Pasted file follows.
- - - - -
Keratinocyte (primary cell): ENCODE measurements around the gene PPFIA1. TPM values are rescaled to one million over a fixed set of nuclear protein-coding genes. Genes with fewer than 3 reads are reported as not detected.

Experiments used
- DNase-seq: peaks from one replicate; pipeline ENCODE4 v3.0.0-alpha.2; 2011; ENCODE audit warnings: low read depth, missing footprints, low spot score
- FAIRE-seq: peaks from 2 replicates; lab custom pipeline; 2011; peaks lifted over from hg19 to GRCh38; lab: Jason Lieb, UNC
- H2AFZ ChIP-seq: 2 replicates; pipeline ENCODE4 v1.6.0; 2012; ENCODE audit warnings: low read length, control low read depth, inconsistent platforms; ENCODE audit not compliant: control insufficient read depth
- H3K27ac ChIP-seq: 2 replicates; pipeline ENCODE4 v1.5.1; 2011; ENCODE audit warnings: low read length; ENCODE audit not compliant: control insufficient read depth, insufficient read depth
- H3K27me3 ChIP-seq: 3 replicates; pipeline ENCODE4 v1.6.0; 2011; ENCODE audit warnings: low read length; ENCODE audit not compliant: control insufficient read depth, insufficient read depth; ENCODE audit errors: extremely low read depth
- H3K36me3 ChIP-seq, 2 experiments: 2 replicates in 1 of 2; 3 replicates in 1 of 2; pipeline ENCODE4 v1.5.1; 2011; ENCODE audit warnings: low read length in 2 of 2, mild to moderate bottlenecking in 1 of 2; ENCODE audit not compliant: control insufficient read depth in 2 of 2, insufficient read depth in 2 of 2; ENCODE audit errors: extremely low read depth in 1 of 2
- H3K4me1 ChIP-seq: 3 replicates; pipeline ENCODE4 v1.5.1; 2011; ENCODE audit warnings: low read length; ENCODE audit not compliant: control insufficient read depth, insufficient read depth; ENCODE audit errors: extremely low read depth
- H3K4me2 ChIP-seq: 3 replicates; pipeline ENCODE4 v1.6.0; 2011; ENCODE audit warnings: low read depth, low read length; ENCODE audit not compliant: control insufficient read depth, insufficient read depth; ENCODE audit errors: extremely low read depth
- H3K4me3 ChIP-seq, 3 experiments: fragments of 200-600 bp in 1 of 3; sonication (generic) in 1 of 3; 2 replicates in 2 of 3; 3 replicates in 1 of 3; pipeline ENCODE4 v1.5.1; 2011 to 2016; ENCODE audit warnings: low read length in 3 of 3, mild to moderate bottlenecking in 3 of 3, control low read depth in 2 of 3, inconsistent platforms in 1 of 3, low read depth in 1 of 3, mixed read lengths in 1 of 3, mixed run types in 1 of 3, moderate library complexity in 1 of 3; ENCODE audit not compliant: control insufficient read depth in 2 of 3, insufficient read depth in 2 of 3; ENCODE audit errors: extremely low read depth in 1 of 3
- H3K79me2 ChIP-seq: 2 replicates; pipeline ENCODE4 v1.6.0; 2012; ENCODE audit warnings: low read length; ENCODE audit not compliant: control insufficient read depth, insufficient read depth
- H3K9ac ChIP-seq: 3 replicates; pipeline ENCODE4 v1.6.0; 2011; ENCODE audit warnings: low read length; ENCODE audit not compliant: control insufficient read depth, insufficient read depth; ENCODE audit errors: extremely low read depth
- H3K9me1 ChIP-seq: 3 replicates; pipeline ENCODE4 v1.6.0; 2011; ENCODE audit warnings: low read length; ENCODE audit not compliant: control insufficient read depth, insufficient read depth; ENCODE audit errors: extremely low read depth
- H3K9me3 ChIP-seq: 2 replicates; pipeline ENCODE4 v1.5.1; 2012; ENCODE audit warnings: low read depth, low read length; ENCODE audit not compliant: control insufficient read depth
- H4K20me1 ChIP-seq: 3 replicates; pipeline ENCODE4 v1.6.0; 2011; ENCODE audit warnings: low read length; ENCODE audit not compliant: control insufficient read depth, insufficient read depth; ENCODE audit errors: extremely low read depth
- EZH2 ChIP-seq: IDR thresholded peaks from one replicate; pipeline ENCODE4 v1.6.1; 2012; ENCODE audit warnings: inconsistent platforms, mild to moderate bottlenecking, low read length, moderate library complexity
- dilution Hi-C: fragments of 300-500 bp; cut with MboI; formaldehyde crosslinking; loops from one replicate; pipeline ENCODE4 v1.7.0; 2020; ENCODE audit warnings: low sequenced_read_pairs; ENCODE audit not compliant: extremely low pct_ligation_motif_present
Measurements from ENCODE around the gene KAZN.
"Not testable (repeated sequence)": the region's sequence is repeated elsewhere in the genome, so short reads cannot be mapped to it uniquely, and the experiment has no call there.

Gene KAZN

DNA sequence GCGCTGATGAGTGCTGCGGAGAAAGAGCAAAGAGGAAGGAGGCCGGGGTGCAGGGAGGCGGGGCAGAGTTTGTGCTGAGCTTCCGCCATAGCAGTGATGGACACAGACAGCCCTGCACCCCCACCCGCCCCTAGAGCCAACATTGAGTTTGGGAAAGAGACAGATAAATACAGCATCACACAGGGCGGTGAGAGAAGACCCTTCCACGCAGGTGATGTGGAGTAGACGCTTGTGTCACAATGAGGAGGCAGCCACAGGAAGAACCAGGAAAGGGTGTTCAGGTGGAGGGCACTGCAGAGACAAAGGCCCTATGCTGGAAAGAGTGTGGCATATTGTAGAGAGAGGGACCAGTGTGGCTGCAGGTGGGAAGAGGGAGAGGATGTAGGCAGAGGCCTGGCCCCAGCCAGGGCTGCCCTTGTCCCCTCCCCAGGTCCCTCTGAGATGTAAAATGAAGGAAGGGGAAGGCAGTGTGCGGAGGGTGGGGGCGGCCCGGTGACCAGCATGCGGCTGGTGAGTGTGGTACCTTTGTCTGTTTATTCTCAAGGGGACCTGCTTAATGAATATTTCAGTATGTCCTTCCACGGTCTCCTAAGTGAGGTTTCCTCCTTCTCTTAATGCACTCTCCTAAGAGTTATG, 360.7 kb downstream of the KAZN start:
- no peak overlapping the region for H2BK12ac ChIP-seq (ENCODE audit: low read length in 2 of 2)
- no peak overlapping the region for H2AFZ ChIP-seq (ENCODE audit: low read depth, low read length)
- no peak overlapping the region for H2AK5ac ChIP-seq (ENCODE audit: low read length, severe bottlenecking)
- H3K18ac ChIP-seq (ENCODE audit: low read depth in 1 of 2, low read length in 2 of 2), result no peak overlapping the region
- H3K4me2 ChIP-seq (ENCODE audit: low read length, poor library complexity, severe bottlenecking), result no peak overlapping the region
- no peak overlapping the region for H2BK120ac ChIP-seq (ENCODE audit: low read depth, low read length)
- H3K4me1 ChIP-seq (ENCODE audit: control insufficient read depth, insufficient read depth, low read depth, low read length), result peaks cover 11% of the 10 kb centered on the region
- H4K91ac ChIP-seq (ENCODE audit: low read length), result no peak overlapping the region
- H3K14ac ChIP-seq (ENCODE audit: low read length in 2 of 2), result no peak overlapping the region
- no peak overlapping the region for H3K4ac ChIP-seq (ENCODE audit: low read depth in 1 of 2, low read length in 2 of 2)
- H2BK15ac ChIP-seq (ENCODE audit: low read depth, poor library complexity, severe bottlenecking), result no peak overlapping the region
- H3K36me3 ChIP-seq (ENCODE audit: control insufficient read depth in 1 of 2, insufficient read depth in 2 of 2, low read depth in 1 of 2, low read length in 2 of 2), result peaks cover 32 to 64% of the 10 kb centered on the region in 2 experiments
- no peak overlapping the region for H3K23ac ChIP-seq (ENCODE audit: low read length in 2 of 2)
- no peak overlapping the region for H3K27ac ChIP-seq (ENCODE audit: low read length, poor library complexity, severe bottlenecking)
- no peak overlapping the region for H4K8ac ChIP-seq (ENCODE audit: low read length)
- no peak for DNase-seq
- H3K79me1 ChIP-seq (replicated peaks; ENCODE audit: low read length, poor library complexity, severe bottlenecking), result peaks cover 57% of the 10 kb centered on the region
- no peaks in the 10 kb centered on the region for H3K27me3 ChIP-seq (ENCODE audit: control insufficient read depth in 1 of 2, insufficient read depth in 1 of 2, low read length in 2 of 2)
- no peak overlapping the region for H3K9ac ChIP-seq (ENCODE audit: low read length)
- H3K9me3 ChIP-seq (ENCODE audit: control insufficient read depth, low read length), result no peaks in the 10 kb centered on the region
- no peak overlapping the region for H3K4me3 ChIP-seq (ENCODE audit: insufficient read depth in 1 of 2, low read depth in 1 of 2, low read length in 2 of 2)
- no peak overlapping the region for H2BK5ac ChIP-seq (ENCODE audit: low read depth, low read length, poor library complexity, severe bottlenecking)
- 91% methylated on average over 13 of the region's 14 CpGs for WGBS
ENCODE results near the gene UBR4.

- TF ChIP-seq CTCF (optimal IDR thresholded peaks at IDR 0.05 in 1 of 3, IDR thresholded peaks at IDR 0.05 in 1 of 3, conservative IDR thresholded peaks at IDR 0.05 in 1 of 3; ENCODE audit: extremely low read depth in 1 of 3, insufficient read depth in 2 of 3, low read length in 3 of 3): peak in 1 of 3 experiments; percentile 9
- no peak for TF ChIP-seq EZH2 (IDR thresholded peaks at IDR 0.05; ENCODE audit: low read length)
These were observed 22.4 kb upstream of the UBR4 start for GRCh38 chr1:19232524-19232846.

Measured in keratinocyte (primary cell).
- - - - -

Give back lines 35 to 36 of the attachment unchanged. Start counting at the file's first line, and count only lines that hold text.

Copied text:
- no peak overlapping the region for H3K23ac ChIP-seq (ENCODE audit: low read length in 2 of 2)
- no peak overlapping the region for H3K27ac ChIP-seq (ENCODE audit: low read length, poor library complexity, severe bottlenecking)